Jordan M. Poss, ABG Contributor
One night in April 1942, a German U-boat sighted and torpedoed the American tankers SS Oklahoma and Esso Baton Rouge. The two ships sailed unescorted en route to Europe, where, at this stage of the war, the Allies were still weak, holding out in Britain while the Nazi military prowled the Atlantic and Mediterranean and slugged it out with the Soviets thousands of miles away. Both ships sank, with a loss of twenty-two crewmen. The U-boat slipped away into the night to continue its raiding.
Fortunately, this incident did not occur in the frigid north Atlantic but in the waters just off the coast of St Simons Island, Georgia. The Coast Guard rescued the survivors and brought them to shelter on the island. Even the two ships were not total losses—both were refloated and towed into St Simons Sound to be repaired and relaunched at Brunswick’s shipyards before the end of the year.
As the museum film and exhibits at St Simons’s World War II Home Front Museum make clear, the sinking of the Oklahoma and Esso Baton Rougechanged things for coastal Georgia. One elderly Brunswick native interviewed for the museum film remembers the whole city shaking when the ships were torpedoed, the sea amplifying the shock of the explosions and concussing the peninsular town from all sides. That made the war startlingly present for them, he says.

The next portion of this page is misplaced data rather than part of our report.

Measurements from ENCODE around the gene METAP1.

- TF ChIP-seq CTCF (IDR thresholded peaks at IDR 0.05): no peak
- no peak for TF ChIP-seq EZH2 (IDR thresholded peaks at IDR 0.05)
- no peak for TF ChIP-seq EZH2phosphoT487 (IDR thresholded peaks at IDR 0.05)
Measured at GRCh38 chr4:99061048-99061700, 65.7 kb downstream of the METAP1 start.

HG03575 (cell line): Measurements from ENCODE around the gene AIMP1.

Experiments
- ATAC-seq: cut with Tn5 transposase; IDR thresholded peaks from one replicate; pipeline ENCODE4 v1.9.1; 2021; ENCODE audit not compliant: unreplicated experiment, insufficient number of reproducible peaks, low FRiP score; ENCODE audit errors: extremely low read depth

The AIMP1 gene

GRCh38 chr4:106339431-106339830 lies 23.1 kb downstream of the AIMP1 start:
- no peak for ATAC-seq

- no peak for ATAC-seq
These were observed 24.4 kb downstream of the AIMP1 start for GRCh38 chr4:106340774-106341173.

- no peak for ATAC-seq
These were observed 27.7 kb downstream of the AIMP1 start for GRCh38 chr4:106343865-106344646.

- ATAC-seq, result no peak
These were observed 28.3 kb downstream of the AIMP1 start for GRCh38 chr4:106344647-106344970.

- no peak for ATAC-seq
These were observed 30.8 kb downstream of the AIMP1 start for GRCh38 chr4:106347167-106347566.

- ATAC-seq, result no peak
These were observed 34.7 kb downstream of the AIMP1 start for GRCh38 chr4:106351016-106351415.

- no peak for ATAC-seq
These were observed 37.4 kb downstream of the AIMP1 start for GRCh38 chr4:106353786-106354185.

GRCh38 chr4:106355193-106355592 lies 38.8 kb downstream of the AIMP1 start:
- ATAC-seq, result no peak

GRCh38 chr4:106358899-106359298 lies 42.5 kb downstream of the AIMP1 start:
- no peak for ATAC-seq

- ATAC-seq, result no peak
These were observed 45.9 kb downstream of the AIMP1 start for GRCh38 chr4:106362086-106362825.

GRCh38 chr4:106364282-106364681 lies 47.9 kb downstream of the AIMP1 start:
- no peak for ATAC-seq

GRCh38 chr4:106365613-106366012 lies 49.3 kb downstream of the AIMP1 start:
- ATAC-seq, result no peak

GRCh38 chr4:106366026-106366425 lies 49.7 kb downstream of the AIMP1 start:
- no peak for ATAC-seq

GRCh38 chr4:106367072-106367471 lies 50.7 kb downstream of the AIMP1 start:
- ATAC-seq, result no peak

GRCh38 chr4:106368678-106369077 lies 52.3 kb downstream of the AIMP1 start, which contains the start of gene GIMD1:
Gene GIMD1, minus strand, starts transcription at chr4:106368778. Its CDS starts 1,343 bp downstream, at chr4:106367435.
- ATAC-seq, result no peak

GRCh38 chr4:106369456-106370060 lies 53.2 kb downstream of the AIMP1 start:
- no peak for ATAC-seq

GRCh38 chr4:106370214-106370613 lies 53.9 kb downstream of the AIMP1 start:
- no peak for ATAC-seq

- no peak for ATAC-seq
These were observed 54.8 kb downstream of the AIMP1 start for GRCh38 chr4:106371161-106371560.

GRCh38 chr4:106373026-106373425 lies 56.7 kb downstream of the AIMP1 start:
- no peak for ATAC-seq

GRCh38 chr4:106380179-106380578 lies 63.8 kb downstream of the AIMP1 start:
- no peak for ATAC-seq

Within months coastal Georgia saw the largest military buildup since the Civil War, or perhaps even the days of Oglethorpe, when Georgia was briefly the most heavily militarized place in the western hemisphere. Brunswick, once a small but busy port city, grew by 16,000 people as the JA Jones shipyards expanded to build Liberty ships, the mass-produced cargo vessels that fed men and materiel to multiple fronts on the other side of two oceans. One of Brunswick’s Liberty ships would steam to Europe, North Africa, and the Philippines before the war was over. Radar aerials went up along the seaward shores of Jekyll and St Simons Islands and St Simons’s luxurious King and Prince Hotel hosted a radar training school. Two naval air stations went in, one north of Brunswick and the other carved out of the marshes and live oak forests of St Simons. Both had runways for the fixed-wing aircraft—fighters, bombers, scout planes—that would patrol the sea lanes around the islands, and NAS Glynco housed Squadron ZP-15, a unit of LTA (lighter than air) ships in some of the largest hangars in the United States. Trainloads of raw material arrived in Brunswick daily as the Liberty ships—ninety-nine before the end of the war—slid down their slipways into the sound, as radar scanned the sky for threats, and as planes and blimps criss-crossed the heavens, watching, shepherding.